Malaysia Cultural Awareness
Importance of the Malay Language
While Malay (Bahasa Melayu) is the national language, given Malaysia’s cultural diversity, it is not unusual for Malaysians to be more proficient in English and their culture’s language (Chinese, Tamil, etc) than in Malay. Therefore, do not assume that having a Malaysian employee means that they will be able to fill out a government form that is in Malay or are able to translate English to Malay proficiently.
Given that most government servants are Malay, it is important that your startup has at least one fluent Malay speaker to handle interaction with government agencies. This is not only a communication issue, it appears that issues get resolved efficiently and more quickly with a Malay speaker, especially if the speaker is an ethnic Malay.
This is especially true for foreign corporations who are often surprised to find that while MIDA, Khazanah, or MDeC government officials are often near-native speakers in English, other offices of the Malaysian government are not.
Racial Income Inequality
In Malaysia, Chinese Malaysians are highly represented in the white-collar workforce and enrollment in higher-education. In a 2012 Malaysian Department of Statistics report, it was found that the average Bumiputera (a racial category that mostly includes Malays) household income is 30% lower than a Chinese household’s income.
Because of this, luxury brands tend to target localization only in Chinese and in English (where it is assumed that high-income Malays understand English). However, in recent years, there has been a shift to Malay as well.
Don’t Assume English Fluency
While most Malaysians understand basic English, it is important not to assume that everyone in a meeting is fluent in English. The choice of words and clarity in speaking is important. Keep in mind that given the typical Malaysian culture (similar to Indonesia), many will be reluctant about asking for clarifications or admit difficulty comprehending the English language.
Meetings Can Take Time
When meeting with high-level officials (private and public, but most often public), groups do not directly discuss the business issue immediately — unlike in American and Australian cultures — but rather it is a lengthy social ritual of teas and kuehs (Malaysian cakes), and will often involve late night dinners. Attempting to rush such a meeting, especially the ritual tea portion will often be perceived as rude and pushy.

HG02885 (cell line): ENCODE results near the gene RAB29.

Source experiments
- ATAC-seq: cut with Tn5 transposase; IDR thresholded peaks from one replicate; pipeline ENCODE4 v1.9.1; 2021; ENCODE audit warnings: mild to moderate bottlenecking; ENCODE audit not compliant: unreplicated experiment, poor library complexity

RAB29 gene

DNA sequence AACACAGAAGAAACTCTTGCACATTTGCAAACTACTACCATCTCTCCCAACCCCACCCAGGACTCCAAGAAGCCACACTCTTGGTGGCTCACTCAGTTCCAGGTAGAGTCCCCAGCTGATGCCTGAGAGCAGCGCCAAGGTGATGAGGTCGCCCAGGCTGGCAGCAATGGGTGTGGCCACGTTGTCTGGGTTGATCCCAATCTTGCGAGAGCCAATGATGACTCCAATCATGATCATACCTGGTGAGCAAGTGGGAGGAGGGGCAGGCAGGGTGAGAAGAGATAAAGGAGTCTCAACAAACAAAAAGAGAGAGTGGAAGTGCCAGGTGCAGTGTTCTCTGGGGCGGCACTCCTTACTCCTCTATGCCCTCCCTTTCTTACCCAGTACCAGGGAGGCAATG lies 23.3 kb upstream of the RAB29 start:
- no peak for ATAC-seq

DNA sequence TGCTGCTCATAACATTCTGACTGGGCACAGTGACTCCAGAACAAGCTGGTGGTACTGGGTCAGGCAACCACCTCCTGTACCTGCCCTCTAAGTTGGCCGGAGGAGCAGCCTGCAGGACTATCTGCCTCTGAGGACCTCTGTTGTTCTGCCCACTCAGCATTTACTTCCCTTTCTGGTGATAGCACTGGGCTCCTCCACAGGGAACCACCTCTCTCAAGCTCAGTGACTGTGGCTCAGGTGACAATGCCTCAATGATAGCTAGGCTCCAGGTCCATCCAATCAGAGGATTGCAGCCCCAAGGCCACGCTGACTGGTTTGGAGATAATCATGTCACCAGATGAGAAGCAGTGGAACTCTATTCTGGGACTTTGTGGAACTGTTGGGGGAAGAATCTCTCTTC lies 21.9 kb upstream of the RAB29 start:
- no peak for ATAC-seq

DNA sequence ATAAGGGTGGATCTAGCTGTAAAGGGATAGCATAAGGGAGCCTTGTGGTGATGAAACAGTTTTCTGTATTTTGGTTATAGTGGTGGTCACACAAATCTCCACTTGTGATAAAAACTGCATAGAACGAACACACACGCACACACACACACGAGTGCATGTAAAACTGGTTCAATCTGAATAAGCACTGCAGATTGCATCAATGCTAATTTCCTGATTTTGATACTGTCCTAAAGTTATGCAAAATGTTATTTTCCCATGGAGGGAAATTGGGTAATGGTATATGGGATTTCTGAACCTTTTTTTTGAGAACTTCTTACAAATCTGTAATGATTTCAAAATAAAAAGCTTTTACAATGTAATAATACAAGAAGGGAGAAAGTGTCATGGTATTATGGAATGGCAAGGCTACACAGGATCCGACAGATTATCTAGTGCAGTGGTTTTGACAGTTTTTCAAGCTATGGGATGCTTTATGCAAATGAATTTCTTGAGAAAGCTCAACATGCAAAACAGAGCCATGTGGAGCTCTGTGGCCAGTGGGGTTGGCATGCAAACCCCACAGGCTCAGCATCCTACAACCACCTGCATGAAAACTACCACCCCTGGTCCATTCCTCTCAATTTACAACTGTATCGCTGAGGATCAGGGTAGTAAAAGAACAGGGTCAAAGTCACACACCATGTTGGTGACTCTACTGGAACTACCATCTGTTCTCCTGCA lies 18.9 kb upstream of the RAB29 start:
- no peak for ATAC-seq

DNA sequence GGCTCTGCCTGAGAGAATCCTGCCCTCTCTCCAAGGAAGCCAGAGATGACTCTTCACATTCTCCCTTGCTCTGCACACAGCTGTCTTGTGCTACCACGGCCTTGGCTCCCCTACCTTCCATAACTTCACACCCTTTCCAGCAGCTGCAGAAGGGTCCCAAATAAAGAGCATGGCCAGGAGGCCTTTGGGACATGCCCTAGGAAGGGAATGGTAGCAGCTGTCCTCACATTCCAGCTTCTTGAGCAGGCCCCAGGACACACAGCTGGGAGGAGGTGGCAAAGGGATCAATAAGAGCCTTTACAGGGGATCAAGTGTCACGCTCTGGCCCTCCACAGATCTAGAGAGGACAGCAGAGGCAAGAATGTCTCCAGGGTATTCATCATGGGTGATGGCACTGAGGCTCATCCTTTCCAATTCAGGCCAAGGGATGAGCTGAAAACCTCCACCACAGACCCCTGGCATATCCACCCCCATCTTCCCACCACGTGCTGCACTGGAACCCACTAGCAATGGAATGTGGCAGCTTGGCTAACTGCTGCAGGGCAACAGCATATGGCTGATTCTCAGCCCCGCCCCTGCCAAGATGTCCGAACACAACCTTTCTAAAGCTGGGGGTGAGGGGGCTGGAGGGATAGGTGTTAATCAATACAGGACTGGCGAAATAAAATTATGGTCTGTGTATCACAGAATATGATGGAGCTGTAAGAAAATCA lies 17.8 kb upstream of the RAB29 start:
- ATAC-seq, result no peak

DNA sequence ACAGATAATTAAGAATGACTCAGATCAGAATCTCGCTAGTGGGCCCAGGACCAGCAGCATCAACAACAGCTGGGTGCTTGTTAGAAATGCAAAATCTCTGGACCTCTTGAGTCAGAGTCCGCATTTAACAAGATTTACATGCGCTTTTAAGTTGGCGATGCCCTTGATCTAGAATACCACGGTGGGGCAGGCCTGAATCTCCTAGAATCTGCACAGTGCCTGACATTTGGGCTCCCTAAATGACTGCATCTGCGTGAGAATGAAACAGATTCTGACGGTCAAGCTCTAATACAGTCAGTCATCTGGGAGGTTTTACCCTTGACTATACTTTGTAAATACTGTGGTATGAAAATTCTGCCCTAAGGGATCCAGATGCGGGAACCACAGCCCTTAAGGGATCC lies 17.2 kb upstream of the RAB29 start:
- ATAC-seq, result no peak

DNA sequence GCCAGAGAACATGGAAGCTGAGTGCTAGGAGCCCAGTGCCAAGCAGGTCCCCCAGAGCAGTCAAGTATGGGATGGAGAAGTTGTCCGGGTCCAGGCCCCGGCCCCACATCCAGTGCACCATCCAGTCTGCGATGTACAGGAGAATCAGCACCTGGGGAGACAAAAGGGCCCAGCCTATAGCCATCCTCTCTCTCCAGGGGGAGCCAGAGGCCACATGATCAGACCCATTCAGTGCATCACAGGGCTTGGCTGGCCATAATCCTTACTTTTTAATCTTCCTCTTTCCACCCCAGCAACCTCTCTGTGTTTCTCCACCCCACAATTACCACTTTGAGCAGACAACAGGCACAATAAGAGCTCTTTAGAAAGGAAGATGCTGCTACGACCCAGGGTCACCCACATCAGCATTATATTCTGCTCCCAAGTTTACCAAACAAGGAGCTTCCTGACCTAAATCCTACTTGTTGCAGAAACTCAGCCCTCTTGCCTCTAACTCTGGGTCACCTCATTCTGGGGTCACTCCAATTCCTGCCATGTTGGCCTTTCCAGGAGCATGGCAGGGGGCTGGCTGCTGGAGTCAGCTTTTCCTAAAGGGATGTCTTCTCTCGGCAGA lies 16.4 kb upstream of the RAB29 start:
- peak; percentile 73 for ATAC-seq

Despite efforts to promote Malaysian brands and products, foreign (Western brands, especially) food/fashion/vehicles/movies/etc. do very well here despite their premium prices. For example, McDonald’s and KFC can be found at practically every town and city while Starbucks is gaining popularity in the urban areas.
Singapore vs Malaysia
Comparing Singapore and Malaysia as a whole is not trivial as the latter has a more diverse population with different degrees of modernization, population density and economic activities.A more appropriate comparison would be comparing a developed city like Kuala Lumpur with Singapore.
However, in general, most of the cultures adopted by the Malaysian Malays, Chinese and Indian are very similar if not identical to what is adopted by their Singaporean counterparts.
Singapore: Kiasu and Kiasi
It is common to hear Malaysians mock Singaporeans for suffering from kiasu. Kiasu, a Hokkien term literally meaning “fear of losing”, means taking extreme (often very selfish) measures to be financially successful.
However, for foreign entrepreneurs, this does not mean that kiasu is completely nonexistent in Malaysia. Kiasu can still be seen, especially among Chinese Malaysians, but not to the extent of Singapore. This is not surprising given that Singapore is 74% Chinese, while Malaysia is only 26% Chinese.
In contrast to kiasu, kiasi means “afraid of death” and is used to describe extreme fright of taking risks. Again, this term is commonly used to describe Singaporeans but is also present in the Chinese Malaysian community. It is predominantly expressed in social mores (not wanting to be seen as different) and also in business decisions (as it may lead to “losing face”).
Face & Asian Culture
Like other Asian cultures (China to Indonesia), the idea of “saving face,” (a cultural idiom of preserving the appearance of one’s social standing and ego to others) is a very important part of social interaction. The idea of “saving face” (or sometimes “losing face”) determines everything from how meetings are conducted (subordinates will rarely offer an idea or opinion that contradicts the boss) to how criticisms are handled (even the gentlest criticism can be seen as highly insulting if done in front of others).
Because of “face” culture, when building an open company culture (especially needed for Agile management environments), it is critical to make sure that employees understand that sharing ideas (some that may contradict their superiors) and voicing concern (often done in “public” meetings) is done with and in respect for each other and the business.
Also, foreign entrepreneurs need to understand how “face” impacts negotiations and disputes. It is important that, in outwardly appearance, each side must either appear to be “winning” their respective points or even refrain from commenting on business dealings to any outside parties. The actual terms or consequences of the negotiation must sometimes be handled off the record, away from the public eye and media.
Indonesia & Pleasing Authority